Really, these articles need to stop.
Yes, you can retire with your millions.
Here are some actual headlines from some newsworthy outlets or bloggers or financial experts and authors…
Primary source: https://newsroom.bmo.com/
Source: X/formerly Twitter
Source: Washington Post.
From that Post article:
“Things happen. . . If you have $20, $30, $50 or $100 million, be like me, okay? If you have that kind of money, and you want to retire, fine.””
Please stop. Yes, you can retire with millions
I’m sure these articles and clickbait will go on and on for years to come but we’re here to tell you today such headlines have absolutely zero relevance to your personal plans.
Personal finance and your retirement projections are, guess what, personal.
Considering the 4% safe withdrawal rate in retirement?
Interesting but throw that out the window too.
That rule might never apply to some retirees whatsoever…
We have lots of case studies and articles on our site to prove our point (we’ll link to a few below…) but in doing some quick math for today, we used the following assumptions:
- Depending on your source, Gen Y / millennials, were born between 1981 and 1994/6. They are currently between 25 and 40 years old. For our quick example below, we’ll assume our millennial is age 30 right now in 2023.
- We’ll assume they have just started to save within their Tax Free Savings Account (TFSA) over the last decade – with a TFSA value worth $115,000 today.
- They have no RRSPs and no intention of contributing to them.
- They have no workplace pension and might not ever have one.
- They have no real estate assets – they split rent with their roommate.
- They make $75,000 per year before tax in a good paying job and their only investing goal is to max out their TFSA for decades on end…which they will for today’s post.
- We’ll assume our millennial friend spends about $60,000 or so after-tax or about $5,000 per month.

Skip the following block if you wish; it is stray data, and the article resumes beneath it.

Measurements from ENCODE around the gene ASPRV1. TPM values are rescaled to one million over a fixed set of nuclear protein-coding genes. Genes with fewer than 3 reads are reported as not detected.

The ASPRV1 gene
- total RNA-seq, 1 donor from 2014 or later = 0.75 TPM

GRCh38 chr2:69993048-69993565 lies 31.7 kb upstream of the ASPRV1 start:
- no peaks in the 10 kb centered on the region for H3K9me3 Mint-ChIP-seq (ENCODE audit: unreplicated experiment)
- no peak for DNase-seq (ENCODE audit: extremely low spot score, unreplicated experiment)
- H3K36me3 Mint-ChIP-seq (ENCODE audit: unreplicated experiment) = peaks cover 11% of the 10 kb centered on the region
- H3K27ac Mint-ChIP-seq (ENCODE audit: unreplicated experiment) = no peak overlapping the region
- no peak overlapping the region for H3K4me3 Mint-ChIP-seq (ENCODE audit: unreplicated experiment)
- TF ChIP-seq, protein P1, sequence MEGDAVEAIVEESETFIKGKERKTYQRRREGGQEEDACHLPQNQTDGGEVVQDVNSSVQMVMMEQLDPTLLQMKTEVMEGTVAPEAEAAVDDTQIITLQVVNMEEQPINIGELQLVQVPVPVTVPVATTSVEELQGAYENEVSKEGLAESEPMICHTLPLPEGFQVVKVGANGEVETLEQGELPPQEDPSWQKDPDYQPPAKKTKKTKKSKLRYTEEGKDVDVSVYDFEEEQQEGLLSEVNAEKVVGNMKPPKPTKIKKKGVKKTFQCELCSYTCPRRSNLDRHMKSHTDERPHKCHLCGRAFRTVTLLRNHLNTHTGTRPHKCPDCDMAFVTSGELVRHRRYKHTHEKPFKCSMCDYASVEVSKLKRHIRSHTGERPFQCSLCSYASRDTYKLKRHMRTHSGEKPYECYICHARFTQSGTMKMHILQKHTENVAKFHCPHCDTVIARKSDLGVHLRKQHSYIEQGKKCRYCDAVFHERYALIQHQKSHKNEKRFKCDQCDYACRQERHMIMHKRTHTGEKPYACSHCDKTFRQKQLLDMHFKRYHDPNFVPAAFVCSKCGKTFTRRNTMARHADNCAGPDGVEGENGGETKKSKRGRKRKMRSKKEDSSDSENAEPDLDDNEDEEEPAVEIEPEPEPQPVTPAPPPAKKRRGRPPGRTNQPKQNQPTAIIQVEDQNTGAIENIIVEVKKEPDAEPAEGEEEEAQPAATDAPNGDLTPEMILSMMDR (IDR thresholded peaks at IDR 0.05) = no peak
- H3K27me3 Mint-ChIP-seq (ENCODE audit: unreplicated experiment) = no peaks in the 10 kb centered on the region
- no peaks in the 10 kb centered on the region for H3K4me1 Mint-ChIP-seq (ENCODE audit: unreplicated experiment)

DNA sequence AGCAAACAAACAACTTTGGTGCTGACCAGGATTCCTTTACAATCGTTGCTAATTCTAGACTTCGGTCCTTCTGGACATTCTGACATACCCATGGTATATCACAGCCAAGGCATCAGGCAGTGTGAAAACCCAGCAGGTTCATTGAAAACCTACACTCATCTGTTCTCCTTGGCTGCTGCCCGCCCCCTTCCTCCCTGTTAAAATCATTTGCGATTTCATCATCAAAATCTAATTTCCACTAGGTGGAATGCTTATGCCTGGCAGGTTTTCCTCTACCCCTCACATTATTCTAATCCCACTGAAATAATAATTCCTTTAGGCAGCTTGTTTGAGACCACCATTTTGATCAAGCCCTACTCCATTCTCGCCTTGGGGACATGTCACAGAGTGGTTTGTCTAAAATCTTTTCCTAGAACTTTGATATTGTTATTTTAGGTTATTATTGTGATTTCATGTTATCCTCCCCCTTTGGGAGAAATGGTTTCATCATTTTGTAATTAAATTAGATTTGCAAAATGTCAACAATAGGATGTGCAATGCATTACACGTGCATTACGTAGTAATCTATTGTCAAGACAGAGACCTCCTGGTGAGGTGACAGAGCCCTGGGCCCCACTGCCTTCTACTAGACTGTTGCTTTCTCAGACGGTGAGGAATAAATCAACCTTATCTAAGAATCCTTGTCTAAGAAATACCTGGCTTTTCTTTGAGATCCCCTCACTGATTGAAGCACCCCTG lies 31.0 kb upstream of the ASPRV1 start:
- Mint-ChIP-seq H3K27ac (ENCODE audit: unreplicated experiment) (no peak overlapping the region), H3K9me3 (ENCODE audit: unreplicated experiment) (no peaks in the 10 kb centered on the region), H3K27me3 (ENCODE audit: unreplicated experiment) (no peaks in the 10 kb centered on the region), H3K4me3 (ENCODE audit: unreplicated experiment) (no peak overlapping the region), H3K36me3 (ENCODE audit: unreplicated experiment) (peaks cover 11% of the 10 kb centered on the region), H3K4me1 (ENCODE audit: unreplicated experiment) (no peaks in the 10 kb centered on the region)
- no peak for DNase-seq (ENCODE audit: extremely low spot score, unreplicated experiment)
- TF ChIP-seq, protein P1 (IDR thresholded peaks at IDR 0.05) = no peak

- We’ll assume if they wanted to retire, today, they would like to spend even more: $5,500 per month.
- Inflation is set at 2.5% for the next 35 years and beyond.
- CPP and OAS kick-in at age 65 and our millennial saver never even gets 100% CPP even though they might work to that age and contribute the max. We’re just being conservative.
- We put a modest $200,000 inheritance in this millennials’ future, at age 70, because Boomers and some older GenXers are likely going to transfer, collectively, some incredible wealth over the coming decades.
- Rates of return are modest around 6% sustained.
Can this millennial ever retire?
Here is the cash flow:
Here are the financial assets over time:
Our millennial friend will not only be able to retire, they might be able to spend even more than $250,000 per year when they are 80+.
Please stop. Yes, you can retire with millions summary
Diligent saving and investing, earning 6% over decades, can still do wonders for your retirement plan. Please ignore what headlines tout about this or that when it comes to your retirement number – it’s meaningless unless you run your own projections and do your own math.
If you want to accelerate your retirement plan, this is how much a side-hustle can help you.
This investor wants to retire at age 50. Do they have what it takes?
Need any support with your retirement income projections?
Knowing how to save and invest wisely, to help you get the most out of your portfolio, is something we can help with, in a low-cost way compared to most! We keep our costs low and modest to apply to all Canadians. We simply don’t believe you should be paying thousands of dollars to get the answers you are looking for…
If you are interested in obtaining private projections for your personal financial scenario, read more about our retirement projections service – for DIY investors by DIY investors!
A big thanks to the almost 200 clients who have sought out our services and time already – it’s been a pleasure to support you!
Another thanks to Rob Carrick for mentioning our site and services in The Globe and Mail.
“TODAY’S FINANCIAL TOOL
Cashflow$ & Portfolios is the name of a website built to help people learn how to reach their long-term financial goals with budget and long-term investing. Brought to you by a pair of veteran personal finance bloggers.”
Yup, that’s us!
We appreciate every comment and email and every client interaction.
Stay tuned for more case studies and articles over time – and you can ignore Suze Orman for the time being too! 😉
Mark and Joe.